HR managers, like law enforcement officers have come to the stark realization that domestic violence is not a private matter that only affects its victims. In fact, intimate partner violence:

  • Adversely affects employee health, morale and safety.
  • Decreases productivity.
  • Increases employer health care costs.

So, what’s an HR professional to do? According to the National Coalition Against Domestic Violence (NCADV), “21 states have enacted mandatory or suggested workplace policies that require employers to assist victims of domestic violence by granting leave to victims who need to address their situation, the use of prevention programs, and the prohibition of discrimination against an employee for being a victim of domestic violence.” NCADV also reports that over 70 percent of workplaces in the U.S. have no formal program or policy that addresses workplace violence, and only 4 percent of all workplaces train employees on domestic violence and its impact on the workplace.

Because domestic violence endangers the public employer’s most important asset—their employees—employers walk that fine line between employee privacy and employee safety. Consequently, it is vital that HR professionals and other managers and supervisors educate themselves on the warning signs and symptoms of domestic violence such as:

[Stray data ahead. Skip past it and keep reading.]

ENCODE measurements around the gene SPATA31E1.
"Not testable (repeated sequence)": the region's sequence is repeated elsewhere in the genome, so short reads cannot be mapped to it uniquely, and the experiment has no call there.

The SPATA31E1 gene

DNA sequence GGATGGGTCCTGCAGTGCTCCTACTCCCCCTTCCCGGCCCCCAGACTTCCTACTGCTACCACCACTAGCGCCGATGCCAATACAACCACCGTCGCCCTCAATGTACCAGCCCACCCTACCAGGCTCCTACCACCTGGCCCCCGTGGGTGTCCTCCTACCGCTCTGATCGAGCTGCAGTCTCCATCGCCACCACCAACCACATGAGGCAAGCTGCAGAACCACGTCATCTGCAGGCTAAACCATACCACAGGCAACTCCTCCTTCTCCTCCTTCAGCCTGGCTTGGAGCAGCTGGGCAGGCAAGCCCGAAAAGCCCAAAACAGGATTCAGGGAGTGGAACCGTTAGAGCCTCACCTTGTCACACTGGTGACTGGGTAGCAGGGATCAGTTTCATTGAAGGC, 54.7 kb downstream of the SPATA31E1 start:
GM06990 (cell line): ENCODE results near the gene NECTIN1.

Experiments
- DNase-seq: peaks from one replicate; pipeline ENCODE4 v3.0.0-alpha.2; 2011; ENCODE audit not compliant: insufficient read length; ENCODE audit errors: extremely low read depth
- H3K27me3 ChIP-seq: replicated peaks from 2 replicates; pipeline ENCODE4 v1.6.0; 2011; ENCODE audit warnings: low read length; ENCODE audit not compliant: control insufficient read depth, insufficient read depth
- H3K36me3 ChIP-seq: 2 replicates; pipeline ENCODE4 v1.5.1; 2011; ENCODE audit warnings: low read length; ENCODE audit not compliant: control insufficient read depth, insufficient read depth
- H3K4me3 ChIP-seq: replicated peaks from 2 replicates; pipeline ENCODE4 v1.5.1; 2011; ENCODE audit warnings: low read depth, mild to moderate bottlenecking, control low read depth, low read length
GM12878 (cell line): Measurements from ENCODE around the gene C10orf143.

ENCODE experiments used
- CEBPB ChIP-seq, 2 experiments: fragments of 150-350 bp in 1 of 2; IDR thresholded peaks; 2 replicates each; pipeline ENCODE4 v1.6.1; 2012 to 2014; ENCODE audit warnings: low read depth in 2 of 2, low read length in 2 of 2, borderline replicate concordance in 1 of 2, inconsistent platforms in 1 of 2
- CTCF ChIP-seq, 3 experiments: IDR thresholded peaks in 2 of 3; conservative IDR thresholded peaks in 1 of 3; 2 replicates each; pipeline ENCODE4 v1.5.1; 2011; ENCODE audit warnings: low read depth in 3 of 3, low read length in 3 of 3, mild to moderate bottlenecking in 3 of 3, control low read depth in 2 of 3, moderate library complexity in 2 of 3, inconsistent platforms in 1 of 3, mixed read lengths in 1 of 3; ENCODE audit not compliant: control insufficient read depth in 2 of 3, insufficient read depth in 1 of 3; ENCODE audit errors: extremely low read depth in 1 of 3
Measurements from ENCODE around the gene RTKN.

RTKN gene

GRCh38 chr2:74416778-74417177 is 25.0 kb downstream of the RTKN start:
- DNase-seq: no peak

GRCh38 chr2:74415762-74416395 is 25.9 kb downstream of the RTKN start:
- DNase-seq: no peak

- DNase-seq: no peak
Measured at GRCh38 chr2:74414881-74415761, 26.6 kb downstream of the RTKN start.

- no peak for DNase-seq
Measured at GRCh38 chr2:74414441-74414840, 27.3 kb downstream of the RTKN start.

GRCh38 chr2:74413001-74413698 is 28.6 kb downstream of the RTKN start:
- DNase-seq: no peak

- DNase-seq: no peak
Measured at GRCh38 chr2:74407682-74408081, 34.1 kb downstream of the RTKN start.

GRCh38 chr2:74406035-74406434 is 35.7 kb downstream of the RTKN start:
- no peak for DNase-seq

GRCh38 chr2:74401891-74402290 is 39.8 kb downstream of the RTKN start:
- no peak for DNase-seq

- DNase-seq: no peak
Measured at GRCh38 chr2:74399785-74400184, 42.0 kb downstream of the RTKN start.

• Arriving to work late or very early.
  • Unplanned or increased use of earned time or paid time off
  • Decreased productivity
  • Tension around receiving repeated personal phone calls
  • Wearing long sleeves on a hot day or sunglasses inside
  • Difficulty in making decisions alone
  • Difficulty concentrating on tasks
  • Avoiding windows, main entrance of office
  • Repeated discussion of marital or relationship problems
  • Flowers or gifts sent to employee at the workplace for no apparent reason
  • Bruises, chronic headaches, abdominal pains or muscle aches
  • Vague, non-specific medical complaints
  • Sleeping or eating disorders
  • Signs of fear, anxiety or depression
  • Fatigue
  • Intense startle reactions